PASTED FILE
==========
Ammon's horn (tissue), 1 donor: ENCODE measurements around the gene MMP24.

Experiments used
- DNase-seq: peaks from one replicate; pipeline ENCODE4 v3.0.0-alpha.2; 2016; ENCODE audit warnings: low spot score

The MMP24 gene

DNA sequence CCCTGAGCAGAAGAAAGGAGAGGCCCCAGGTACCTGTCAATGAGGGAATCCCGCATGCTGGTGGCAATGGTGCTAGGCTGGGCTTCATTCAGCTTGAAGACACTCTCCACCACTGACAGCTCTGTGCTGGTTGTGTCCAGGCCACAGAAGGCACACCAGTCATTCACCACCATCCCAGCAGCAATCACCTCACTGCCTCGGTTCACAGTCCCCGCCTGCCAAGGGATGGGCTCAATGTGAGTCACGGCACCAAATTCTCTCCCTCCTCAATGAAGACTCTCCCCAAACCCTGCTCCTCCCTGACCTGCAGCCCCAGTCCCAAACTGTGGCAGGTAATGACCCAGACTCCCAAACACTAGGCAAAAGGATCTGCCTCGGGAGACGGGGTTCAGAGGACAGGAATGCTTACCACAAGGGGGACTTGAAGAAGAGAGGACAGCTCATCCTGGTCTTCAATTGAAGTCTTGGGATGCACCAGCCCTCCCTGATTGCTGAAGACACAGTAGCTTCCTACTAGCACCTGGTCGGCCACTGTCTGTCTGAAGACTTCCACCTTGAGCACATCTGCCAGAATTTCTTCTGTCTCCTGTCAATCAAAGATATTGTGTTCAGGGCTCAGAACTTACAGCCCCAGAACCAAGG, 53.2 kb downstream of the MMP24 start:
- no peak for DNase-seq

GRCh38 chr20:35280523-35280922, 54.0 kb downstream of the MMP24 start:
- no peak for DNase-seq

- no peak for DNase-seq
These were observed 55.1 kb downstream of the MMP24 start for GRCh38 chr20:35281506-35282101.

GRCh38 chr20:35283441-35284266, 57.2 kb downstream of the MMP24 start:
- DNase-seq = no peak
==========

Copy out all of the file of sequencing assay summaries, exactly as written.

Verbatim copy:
Ammon's horn (tissue), 1 donor: ENCODE measurements around the gene MMP24.

Experiments used
- DNase-seq: peaks from one replicate; pipeline ENCODE4 v3.0.0-alpha.2; 2016; ENCODE audit warnings: low spot score

The MMP24 gene

DNA sequence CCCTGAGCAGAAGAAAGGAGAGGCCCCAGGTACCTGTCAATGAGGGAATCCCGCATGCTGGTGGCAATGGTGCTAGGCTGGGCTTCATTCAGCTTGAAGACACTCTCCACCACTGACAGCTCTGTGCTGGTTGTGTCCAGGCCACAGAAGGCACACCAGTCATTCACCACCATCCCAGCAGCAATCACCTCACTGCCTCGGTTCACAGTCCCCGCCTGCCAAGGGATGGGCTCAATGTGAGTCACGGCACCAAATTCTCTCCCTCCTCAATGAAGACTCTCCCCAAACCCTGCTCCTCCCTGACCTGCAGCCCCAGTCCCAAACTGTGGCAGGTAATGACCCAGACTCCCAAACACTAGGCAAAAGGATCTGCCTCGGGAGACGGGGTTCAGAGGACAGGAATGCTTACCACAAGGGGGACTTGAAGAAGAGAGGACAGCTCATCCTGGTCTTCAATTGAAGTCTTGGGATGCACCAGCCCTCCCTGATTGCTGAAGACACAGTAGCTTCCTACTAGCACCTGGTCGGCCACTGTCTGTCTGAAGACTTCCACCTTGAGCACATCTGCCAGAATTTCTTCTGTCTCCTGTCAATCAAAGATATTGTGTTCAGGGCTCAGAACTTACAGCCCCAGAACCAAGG, 53.2 kb downstream of the MMP24 start:
- no peak for DNase-seq

GRCh38 chr20:35280523-35280922, 54.0 kb downstream of the MMP24 start:
- no peak for DNase-seq

- no peak for DNase-seq
These were observed 55.1 kb downstream of the MMP24 start for GRCh38 chr20:35281506-35282101.

GRCh38 chr20:35283441-35284266, 57.2 kb downstream of the MMP24 start:
- DNase-seq = no peak